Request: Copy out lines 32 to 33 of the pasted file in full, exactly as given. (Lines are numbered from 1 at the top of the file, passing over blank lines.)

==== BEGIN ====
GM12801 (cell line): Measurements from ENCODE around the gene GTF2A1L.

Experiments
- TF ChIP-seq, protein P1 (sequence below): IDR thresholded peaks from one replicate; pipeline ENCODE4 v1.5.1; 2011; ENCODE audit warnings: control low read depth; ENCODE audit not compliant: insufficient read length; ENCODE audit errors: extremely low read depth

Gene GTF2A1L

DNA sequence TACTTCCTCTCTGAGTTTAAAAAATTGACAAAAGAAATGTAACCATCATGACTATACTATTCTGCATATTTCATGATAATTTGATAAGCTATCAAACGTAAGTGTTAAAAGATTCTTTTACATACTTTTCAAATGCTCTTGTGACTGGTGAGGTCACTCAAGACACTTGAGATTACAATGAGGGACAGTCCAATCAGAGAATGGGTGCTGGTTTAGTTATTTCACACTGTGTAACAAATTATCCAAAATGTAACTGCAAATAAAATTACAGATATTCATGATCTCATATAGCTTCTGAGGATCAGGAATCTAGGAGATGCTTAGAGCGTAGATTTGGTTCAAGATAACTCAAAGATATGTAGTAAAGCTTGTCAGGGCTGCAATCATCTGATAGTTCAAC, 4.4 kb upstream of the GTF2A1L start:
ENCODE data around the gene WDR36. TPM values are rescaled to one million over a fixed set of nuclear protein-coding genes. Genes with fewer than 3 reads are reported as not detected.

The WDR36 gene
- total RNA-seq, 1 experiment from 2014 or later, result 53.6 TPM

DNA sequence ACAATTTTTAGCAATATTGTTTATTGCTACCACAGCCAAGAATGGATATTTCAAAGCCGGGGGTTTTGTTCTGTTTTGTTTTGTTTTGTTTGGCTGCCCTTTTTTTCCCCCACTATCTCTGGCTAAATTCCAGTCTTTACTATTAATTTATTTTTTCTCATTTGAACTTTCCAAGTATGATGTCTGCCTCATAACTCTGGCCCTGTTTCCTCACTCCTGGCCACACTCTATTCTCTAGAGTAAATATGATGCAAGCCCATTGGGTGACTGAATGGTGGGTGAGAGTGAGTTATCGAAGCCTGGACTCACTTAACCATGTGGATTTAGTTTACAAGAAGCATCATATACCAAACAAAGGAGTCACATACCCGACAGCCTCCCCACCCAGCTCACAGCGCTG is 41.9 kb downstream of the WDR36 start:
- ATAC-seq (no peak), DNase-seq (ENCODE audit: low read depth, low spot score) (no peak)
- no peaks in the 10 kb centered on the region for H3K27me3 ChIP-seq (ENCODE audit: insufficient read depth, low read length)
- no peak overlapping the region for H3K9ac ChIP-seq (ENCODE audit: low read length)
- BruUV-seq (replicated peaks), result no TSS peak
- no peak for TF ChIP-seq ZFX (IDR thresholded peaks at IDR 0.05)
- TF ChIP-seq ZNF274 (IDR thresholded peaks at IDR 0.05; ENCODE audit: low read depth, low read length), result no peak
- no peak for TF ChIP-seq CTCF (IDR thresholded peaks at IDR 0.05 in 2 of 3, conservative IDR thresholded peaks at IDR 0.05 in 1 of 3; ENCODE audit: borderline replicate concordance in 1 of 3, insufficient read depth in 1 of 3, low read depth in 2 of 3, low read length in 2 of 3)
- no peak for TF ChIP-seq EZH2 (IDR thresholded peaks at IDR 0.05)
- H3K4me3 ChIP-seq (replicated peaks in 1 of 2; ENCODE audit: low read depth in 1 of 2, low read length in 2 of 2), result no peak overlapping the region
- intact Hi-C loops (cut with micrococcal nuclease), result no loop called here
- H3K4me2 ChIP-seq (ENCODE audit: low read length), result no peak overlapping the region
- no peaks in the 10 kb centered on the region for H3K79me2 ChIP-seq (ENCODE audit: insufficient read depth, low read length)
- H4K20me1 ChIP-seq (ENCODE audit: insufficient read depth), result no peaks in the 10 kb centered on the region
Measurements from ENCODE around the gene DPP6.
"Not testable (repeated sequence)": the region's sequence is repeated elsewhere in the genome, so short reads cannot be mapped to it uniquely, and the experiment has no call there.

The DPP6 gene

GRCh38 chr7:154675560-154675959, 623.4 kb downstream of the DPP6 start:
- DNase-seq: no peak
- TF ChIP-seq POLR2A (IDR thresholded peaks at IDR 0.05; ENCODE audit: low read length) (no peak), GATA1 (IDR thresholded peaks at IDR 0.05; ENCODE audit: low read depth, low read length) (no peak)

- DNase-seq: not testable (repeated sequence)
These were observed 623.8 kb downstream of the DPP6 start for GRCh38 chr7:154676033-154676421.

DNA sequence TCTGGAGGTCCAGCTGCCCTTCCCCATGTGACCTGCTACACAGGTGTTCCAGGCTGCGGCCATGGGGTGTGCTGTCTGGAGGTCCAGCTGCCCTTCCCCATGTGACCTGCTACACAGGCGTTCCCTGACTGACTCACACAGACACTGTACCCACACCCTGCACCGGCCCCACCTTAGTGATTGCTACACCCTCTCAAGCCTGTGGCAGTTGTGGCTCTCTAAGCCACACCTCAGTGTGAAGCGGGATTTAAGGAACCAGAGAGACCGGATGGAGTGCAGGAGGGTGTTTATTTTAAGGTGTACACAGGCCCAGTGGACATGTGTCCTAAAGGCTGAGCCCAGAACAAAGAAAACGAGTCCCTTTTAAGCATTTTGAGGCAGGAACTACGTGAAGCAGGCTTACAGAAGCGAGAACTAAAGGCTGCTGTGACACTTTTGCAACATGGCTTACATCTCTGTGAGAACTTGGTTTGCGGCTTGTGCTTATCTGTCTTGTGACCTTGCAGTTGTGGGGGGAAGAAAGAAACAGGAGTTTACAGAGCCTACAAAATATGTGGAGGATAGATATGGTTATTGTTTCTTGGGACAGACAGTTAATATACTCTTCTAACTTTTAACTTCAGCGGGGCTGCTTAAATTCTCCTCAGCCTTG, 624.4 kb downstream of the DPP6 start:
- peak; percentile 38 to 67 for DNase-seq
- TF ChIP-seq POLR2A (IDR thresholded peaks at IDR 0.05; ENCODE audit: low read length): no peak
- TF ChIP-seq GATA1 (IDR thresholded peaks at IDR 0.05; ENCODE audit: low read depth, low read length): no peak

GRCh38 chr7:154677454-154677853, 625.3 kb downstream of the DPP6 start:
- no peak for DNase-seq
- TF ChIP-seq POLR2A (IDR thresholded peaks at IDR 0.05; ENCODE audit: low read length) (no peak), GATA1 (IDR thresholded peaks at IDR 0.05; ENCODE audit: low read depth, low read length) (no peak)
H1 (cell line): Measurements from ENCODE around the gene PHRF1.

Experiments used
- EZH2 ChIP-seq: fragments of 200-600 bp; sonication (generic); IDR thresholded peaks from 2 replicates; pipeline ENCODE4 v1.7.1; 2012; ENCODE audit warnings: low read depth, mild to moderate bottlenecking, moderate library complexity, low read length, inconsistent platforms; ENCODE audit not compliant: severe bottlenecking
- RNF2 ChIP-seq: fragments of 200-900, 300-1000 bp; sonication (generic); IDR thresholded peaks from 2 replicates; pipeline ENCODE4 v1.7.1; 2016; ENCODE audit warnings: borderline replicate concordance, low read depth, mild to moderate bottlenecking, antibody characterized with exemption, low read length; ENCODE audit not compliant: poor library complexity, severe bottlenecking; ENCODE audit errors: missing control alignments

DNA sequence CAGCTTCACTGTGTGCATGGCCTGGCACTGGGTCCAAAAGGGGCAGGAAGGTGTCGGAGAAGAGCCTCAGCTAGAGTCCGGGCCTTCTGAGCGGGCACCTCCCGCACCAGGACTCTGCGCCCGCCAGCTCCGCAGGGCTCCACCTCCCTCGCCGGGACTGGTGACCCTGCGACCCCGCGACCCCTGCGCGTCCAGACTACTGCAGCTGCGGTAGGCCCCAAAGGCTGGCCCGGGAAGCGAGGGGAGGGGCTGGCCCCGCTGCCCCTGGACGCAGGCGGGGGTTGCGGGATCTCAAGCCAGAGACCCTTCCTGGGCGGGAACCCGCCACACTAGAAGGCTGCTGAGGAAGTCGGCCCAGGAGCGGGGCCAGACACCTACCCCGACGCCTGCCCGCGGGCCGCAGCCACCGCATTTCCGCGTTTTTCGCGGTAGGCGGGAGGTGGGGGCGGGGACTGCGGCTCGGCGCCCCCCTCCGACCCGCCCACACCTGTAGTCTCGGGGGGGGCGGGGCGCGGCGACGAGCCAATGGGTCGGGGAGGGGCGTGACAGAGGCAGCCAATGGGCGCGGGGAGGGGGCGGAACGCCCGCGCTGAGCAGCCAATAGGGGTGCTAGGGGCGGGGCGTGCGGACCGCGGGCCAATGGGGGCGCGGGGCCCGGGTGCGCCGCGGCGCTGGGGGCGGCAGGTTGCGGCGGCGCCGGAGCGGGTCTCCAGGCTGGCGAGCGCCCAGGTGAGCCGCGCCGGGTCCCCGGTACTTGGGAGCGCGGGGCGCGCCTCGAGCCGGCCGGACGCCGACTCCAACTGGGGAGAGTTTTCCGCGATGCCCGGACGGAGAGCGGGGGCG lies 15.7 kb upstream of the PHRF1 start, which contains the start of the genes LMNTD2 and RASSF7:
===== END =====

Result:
- peak; percentile 38 to 67 for DNase-seq
- TF ChIP-seq POLR2A (IDR thresholded peaks at IDR 0.05; ENCODE audit: low read length): no peak